Twin: Average width= 39" Average length= 75"

      Full: Average width= 54" Average length= 75"

      Queen: Average width= 60" Average length= 80"

      King: Average width= 76" Average length= 80"

      California King= 72" Average length= 84"

Styles of Bed Frames

Practical considerations are important, but it’s so much fun focusing on style! The visual impact of a bed frame will usually take over the room. If you already love the room’s decor, focus on bed frames that coordinate with your other furniture pieces. If you’re mixing things up a bit, why not go for a completely different look? If your existing bedroom furniture is sleek and minimal with dark-toned natural wood, you might want to focus on simple wooden platform bed styles finished with a rich, deep stain. You could also introduce some drama with a modern canopy bed style with clean lines and dramatic posts, perhaps with some metallic accents. Bed frame materials, including upholstery, wood, metal, leather and even natural materials such as wicker or seagrass, can have a major influence on your overall decor.

The aforementioned practical considerations will guide you as well. For a bed that’s lower to the ground, opt for a platform style. These frames are not only typically shorter than other styles, but they also don’t require a boxspring – which adds height to your mattress.

Platform beds aren’t your only option if you don’t plan to use a box spring; some mattresses have a foundation built in, so you can use them with any bed frame style and still enjoy effective support. Carefully research your mattress to see what kind of support it requires. Most bed frame descriptions will clearly mention box springs, describing whether one is necessary for that frame style or not. Keep in mind, too, that box springs – wood frames with steel springs spanning the depth of the structure – are traditionally used with inner-spring mattresses, while foundations – wood frames with wooden slats running the width of the structure – work well with memory foam or latex mattresses. Regardless of whether you choose a platform or another bed style, most mattresses benefit from a supportive base.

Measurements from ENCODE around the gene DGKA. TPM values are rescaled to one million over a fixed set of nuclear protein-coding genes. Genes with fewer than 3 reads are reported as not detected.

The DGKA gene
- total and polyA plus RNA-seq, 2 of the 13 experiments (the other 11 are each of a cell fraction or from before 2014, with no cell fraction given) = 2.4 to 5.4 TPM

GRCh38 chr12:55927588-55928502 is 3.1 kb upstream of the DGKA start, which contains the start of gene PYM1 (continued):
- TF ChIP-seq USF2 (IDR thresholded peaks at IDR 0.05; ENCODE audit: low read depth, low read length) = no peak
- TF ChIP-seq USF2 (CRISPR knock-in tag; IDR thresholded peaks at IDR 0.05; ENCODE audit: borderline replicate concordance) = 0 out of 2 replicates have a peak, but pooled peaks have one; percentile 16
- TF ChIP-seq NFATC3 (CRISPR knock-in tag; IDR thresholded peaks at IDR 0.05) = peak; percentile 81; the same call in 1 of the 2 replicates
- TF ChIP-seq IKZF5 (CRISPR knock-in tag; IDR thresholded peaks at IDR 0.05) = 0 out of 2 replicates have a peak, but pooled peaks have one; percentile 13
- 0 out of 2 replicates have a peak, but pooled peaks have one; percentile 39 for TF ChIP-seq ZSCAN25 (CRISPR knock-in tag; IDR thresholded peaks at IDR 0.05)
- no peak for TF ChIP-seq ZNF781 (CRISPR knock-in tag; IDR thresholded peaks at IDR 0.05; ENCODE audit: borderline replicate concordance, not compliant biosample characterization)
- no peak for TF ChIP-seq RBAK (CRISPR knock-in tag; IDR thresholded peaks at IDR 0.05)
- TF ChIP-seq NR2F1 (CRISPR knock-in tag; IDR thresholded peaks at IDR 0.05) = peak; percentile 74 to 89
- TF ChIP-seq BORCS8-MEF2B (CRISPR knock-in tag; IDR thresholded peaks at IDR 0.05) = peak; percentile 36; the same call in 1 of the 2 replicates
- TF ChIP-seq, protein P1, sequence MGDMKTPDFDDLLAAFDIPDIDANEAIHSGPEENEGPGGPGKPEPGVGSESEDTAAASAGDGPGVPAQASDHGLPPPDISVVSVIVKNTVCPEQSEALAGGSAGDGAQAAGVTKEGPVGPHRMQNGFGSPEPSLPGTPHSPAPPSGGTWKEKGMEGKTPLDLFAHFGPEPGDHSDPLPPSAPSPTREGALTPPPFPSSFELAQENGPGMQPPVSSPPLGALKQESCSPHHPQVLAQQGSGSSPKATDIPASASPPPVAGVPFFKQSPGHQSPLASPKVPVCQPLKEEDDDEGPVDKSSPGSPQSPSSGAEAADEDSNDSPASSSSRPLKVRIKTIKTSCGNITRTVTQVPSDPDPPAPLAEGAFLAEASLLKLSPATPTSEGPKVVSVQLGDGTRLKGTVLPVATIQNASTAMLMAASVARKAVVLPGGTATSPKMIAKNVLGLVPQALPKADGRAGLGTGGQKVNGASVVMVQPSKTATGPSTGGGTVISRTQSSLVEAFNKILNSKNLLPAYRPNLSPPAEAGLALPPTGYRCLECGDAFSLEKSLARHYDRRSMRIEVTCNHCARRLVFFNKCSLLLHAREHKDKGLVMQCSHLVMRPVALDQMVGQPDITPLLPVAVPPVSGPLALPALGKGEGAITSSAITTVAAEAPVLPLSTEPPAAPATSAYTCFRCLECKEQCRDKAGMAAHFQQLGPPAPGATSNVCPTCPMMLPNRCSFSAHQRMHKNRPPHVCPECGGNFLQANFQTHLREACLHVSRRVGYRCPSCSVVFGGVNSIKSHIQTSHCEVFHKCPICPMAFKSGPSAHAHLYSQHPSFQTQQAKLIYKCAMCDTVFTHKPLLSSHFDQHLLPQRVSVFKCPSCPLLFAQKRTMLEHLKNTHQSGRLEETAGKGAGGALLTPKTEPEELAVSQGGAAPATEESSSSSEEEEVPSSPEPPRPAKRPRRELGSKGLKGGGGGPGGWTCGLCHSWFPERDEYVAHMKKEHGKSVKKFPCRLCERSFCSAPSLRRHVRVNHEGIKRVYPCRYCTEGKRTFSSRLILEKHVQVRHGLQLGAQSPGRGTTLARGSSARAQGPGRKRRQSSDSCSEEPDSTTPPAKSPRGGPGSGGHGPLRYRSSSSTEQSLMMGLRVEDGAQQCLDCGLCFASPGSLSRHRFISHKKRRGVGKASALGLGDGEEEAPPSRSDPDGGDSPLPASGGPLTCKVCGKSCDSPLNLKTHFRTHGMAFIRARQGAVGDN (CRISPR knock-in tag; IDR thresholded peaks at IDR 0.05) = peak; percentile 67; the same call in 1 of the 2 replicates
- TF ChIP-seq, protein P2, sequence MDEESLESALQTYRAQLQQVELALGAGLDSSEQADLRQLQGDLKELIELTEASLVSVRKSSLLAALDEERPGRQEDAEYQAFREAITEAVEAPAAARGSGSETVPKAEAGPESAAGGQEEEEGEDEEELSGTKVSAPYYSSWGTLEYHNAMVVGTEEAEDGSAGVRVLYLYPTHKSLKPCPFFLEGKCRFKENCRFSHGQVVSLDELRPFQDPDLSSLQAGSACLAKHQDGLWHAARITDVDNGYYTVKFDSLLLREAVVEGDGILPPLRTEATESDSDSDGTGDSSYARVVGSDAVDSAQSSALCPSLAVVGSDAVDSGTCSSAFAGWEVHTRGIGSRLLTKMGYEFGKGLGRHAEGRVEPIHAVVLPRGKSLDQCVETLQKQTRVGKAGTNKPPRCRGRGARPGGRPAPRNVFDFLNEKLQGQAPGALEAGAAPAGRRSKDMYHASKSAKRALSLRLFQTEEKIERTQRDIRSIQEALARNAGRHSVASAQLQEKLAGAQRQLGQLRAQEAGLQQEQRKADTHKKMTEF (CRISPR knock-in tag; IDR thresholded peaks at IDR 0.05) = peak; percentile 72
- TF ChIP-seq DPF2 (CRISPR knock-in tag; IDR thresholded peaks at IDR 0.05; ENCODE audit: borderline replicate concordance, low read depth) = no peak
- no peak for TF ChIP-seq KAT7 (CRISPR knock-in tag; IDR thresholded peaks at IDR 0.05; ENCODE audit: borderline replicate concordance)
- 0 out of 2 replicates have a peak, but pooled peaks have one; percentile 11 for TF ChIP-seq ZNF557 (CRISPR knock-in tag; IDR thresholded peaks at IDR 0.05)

Many bed frame styles come with attached headboards, but you can purchase a headboard as a standalone piece. You can also pair a headboard with a plain platform or metal bed frame. From wood and seagrass to tufted velvet, there are many different headboard styles to choose from. Some styles are ornate, with dramatic curved lines, and others are subtler and sleeker in basic rectangular shapes.

In practical terms, a headboard provides extra support for you to lean up against while you’re in bed. You can choose between a firm, flat material such as wood, or a soft, plush material such as padded upholstery. These two different headboard categories offer style differences, but their function is also a bit different. If you like to sit up in bed without extra pillows, opt for a padded or tufted upholstered style to lean against.

When you’re choosing a headboard separately from a bed frame, check to see if the two pieces will fit together. Many headboards are designed to attach to a standard metal bed frame, but depending on the height and design of your frame, you may need to buy a headboard adapter kit to ensure a proper fit. These kits typically consist of a set of brackets and screws that install in minutes. You can also affix the headboard directly to the wall to keep it in place without attaching it directly to the frame.

Make a Restful Choice


The bed frame you choose is an expression of yourself and your lifestyle. As you shop, think not only about the elements above but also about special considerations specific to your life. For example, if you have a small dog who likes to snuggle into the covers, you may want to choose a shorter bed frame without a boxspring so your pup can easily jump onto the bed. If you live in a studio apartment, a captain’s bed storage frame can give you much needed space for storing items. Lastly, remember style – your bed should be inviting, so enjoy making it a fantastic representation of your personal style.